Graphene film promis­ing for block­ing mos­qui­toes

The Washington Times Weekly - - National - BY SHEN WU TAN

Health of­fi­cials are tout­ing a new pro­tec­tion against blood­suck­ing in­sects amid re­ports of a rare mos­quito-borne dis­ease that has in­fected four peo­ple in Mas­sachusetts, killing one woman.

Re­searchers con­duct­ing a study funded by the Na­tional Institute of En­vi­ron­men­tal Health Sciences dis­cov­ered that a film made of graphene, an el­e­ment found in char­coal and graphite, showed prom­ise in block­ing mos­quito bites.

Dry graphene film ap­peared to in­ter­fere with mos­qui­toes’ abil­ity to de­tect skin and sweat, ac­cord­ing to the study by the Brown Univer­sity Su­per­fund Re­search Cen­ter.

Mos­qui­toes landed much less fre­quently on graphene than on bare skin, re­searchers no­ticed. Graphene also pro­vided a strong bar­rier the in­sects could not bite through.

When wet, how­ever, graphene did not stop mos­qui­toes from land­ing on skin.

“These find­ings could lead to new pro­tec­tive meth­ods against mos­qui­toes, with­out the en­vi­ron­men­tal or hu­man health effects of other chem­i­cal-based re­pel­lents,” said Heather Henry, a health sci­en­tist ad­min­is­tra­tor with the NIEHS Su­per­fund Re­search Pro­gram.

The find­ings fol­low the death of a Mas­sachusetts woman, the fourth per­son in the state that be­came in­fected with Eastern equine en­cephali­tis (EEE), a rare cause of brain in­fec­tions spread by mos­qui­toes.

Con­firmed cases of EEE also have been re­ported in North Carolina and New Jersey. Michi­gan’s health depart­ment has re­ported three sus­pected cases of EEE.

Two dis­cov­er­ies of EEE in mos­qui­toes in Rhode Is­land mo­ti­vated the state health depart­ment to rec­om­mend that schools and mu­nic­i­pal lead­ers sched­ule sports prac­tices and other outdoor ac­tiv­i­ties ei­ther dur­ing early morn­ing or dusk hours or ear­lier in the af­ter­noon to min­i­mize risk of mos­quito bites. The health depart­ment also sug­gested re­lo­cat­ing ac­tiv­i­ties to indoor venues.

Only a few EEE cases are re­ported in the United States each year, with most oc­cur­ring in Eastern or Gulf Coast states, ac­cord­ing to the Cen­ters for Dis­ease Con­trol and Pre­ven­tion.

An aver­age of seven hu­man cases of EEE are re­ported each year to the CDC. About 30% of peo­ple with EEE die and many sur­vivors have on­go­ing neu­ro­logic prob­lems.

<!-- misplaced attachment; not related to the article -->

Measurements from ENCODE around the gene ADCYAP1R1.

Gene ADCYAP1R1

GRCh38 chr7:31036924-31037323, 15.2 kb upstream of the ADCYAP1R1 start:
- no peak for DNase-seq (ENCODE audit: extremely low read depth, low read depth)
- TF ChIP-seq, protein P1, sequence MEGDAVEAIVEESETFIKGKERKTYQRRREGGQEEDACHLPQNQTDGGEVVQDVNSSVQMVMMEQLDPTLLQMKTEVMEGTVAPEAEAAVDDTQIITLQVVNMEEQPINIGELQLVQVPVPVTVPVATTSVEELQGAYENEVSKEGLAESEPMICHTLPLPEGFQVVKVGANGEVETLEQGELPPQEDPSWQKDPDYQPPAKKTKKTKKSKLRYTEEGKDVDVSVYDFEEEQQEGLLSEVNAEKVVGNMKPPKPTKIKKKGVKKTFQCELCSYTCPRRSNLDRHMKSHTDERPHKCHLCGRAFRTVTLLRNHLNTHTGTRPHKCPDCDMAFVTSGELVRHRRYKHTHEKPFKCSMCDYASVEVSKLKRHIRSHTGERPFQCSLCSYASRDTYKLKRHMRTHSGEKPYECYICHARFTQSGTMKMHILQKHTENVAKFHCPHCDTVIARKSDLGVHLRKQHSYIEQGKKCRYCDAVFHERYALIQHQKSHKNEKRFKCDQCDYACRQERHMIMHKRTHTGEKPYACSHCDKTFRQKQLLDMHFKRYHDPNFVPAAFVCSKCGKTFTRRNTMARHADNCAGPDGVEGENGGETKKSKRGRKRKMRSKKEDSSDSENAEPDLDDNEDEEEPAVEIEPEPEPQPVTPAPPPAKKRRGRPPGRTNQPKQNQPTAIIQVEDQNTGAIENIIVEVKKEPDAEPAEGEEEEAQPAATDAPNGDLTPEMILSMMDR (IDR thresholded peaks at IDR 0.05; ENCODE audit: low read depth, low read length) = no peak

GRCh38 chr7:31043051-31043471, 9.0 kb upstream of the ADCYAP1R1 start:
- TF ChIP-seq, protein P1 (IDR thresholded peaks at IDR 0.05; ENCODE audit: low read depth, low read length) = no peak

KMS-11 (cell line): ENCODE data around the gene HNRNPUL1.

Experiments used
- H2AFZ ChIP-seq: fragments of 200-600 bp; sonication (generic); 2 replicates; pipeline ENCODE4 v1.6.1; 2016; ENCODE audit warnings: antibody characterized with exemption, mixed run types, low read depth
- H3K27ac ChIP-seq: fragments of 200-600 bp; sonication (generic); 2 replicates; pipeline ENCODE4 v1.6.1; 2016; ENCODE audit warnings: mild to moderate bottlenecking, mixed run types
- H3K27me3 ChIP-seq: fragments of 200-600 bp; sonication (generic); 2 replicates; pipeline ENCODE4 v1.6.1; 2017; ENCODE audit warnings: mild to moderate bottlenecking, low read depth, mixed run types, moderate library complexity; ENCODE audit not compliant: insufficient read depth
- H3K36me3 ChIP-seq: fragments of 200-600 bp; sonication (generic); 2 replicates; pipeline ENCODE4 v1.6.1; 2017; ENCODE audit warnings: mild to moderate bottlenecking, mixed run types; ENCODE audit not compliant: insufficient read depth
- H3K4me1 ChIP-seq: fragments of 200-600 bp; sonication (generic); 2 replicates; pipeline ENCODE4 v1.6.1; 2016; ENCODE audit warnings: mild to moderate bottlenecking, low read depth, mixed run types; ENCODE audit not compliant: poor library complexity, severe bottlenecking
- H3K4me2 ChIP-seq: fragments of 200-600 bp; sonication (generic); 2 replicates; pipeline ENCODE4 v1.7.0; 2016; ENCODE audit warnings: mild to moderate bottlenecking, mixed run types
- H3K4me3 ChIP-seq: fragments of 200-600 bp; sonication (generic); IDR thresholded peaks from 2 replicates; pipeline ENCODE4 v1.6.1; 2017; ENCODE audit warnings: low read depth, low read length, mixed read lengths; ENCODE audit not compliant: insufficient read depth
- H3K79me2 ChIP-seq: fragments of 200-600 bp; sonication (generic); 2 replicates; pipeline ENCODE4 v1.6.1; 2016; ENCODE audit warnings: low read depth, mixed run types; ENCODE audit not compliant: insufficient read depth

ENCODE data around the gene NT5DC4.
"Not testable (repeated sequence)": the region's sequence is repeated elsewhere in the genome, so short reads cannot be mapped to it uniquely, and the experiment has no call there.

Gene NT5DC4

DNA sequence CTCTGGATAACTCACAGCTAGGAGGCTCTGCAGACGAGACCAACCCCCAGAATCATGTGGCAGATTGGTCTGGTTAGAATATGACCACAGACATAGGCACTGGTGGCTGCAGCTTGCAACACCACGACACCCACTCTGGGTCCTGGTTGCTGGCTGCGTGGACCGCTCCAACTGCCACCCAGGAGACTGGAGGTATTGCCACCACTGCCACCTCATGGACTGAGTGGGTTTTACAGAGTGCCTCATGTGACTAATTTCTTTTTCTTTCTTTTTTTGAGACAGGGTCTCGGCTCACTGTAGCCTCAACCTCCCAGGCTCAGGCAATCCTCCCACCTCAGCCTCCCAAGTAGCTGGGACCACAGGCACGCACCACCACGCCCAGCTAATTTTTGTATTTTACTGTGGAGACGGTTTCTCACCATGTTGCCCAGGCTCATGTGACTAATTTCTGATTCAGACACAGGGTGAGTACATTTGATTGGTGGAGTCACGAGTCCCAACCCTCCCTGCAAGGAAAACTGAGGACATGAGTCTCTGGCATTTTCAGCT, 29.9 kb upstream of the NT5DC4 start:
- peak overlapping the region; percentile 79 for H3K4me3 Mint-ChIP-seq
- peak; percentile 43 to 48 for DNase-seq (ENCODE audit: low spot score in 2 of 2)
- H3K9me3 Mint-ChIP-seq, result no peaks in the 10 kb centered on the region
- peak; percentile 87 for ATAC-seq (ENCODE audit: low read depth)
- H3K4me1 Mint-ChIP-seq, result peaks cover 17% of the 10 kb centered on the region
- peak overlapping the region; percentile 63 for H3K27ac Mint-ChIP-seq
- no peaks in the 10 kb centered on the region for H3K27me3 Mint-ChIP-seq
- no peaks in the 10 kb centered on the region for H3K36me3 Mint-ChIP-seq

“Mos­qui­toes trans­mit a wide va­ri­ety of dis­ease-caus­ing pathogens to hu­mans. Many of these dis­eases have no treat­ment avail­able, and the only way to avoid con­tract­ing them is to avoid be­ing bit by the mos­qui­toes that carry the pathogens,” said Ja­son Ras­gon, pro­fes­sor of dis­ease epi­demi­ol­ogy for Penn­syl­va­nia State Univer­sity.

He said that mos­quito-re­lated in­fec­tions, in­clud­ing Zika and West Nile virus, are gen­er­ally lower this year than in pre­vi­ous years and that the num­ber of EEE cases is in line with num­bers over the last decade, which range from four to a high of 15 cases in 2012.

For this year, the CDC has re­ported 206 cases of West Nile virus, com­pared to 2,647 cases last year. There have been five Zika cases re­ported in U.S. states this year. Last year, states re­ported 74 cases.

“Ob­vi­ously, it is only Au­gust, and 2019 isn’t over yet, but it seems that mosquito­borne in­fec­tions are not as high this year com­pared to pre­vi­ous years,” Dr. Ras­gon said.

Janet C. McAl­lis­ter, re­search en­to­mol­o­gist for the CDC, said mos­quito-re­lated dis­eases come in cy­cles, com­ment­ing on how health re­searchers are not sure why or what sets up a par­tic­u­lar year to have more cases of a dis­ease or not.

“These dis­eases are very, very com­plex be­cause they are not ac­tu­ally a hu­man dis­ease, but a bird dis­ease,” she said, not­ing that re­searchers don’t un­der­stand what drives the cy­cle be­tween birds and mos­qui­toes.

AS­SO­CI­ATED PRESS

Mos­qui­toes land much less fre­quently on graphene than on bare skin, re­searchers found. Graphene pro­vides a strong bar­rier that in­sects could not bite through, thus block­ing mos­quito bites.

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